When your recipe calls for softened cream cheese, you might be tempted to leave that chilly block on the counter overnight to be ready when you are, but that would be a big food safety mistake. Cream cheese has a high moisture content and low acidity, creating the perfect conditions for bacteria to multiply to an unsafe level when left at room temperature for too long. The United States Food and Drug Administration (FDA) recommends all foods that should generally be refrigerated spend no more than two hours out of refrigeration before you use them, and that includes cream cheese.
Cream cheese is a fresh cheese, made from milk that is heated and then acidified to cause curds to form. The curds are drained for several hours and then the cheese is ready to eat. Any naturally occurring bacteria in the environment could be present in low numbers due to this minimal processing, ready to grow under the right conditions. By comparison, a harder cheese like cheddar starts exactly the same way, but the curds are heated, salted, and pressed until very little moisture remains. The lack of moisture and time spent in pressing and aging the cheese makes cheddar and other hard cheeses an unfriendly environment for bacteria, which is why they can spend more time out of the refrigerator.
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Cold cream cheese is harder to work with and can make lumpy cheesecake and frosting, so we've got alternate methods for softening to recommend. A few seconds in the microwave or a dunk in warm water will get you on your way quickly. You can still choose to soften at room temperature, but use a timer to remind yourself how long the block has been on the counter. It's important to know that you can't detect bacterial growth in food that's been left out too long-- there is no smell or visible sign of this type of spoilage, and that's why it's so important to follow the two-hour guideline if you chose to soften at room temperature.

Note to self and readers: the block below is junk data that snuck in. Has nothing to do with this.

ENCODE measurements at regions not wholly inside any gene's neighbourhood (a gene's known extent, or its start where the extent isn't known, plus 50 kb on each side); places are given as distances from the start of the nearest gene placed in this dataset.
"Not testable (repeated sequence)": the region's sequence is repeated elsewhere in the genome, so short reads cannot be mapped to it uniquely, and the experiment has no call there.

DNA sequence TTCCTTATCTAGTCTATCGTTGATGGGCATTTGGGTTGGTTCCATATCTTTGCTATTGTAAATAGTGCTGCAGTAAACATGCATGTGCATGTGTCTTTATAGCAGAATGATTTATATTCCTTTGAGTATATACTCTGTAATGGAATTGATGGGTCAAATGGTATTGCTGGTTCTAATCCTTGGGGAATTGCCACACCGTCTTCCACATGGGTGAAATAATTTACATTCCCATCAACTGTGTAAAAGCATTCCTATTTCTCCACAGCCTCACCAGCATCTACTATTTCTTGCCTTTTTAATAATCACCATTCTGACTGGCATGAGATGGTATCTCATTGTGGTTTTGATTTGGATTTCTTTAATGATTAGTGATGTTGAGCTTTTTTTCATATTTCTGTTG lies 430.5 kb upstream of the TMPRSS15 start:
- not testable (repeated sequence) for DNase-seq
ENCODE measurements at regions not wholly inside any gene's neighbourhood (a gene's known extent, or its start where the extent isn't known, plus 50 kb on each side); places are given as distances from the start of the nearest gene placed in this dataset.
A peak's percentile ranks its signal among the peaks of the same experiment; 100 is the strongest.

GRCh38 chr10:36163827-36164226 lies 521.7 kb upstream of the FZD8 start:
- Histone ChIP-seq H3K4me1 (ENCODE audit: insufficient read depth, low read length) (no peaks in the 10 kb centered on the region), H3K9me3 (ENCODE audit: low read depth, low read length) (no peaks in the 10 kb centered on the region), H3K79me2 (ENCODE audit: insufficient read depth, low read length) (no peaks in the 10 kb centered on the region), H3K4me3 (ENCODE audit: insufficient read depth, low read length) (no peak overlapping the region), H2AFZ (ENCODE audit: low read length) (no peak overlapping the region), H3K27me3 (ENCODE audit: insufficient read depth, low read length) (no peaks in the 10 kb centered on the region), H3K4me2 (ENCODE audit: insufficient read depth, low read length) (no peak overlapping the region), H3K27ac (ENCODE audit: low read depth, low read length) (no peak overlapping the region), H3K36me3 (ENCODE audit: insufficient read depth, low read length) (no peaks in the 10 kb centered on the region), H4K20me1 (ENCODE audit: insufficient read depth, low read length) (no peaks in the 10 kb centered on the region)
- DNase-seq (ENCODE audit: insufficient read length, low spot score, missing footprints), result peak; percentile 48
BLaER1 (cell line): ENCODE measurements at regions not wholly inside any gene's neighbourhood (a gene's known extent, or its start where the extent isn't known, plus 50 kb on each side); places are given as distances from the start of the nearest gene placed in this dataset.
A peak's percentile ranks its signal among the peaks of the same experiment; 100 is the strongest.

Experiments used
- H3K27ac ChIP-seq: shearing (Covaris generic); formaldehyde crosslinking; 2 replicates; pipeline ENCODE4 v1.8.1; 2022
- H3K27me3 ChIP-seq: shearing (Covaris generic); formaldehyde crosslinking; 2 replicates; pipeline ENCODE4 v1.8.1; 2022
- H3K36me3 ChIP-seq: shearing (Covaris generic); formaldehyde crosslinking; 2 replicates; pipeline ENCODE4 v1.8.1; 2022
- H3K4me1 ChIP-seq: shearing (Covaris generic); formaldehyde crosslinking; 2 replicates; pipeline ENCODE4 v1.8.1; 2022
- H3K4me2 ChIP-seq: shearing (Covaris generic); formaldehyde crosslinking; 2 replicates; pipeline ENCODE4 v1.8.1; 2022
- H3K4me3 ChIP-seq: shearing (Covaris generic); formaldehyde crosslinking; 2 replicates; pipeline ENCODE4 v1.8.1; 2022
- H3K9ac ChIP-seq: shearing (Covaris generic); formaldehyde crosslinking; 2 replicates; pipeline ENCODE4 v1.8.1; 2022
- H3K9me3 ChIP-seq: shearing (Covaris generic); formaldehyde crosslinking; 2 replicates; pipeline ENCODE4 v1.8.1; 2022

These guidelines apply to both blocks and tubs of cream cheese, flavored or plain. Many tubs of cream cheese are whipped, making them softer at refrigerator temperature. That's perfect for a bagel or sandwich spread, so no need to leave it out on the counter. But don't forget that whipping cream cheese adds air which can change the texture of baked recipes. Your basic block of cream cheese is most useful when soft, but staying safe should be top of mind.
Read the original article on Tasting Table.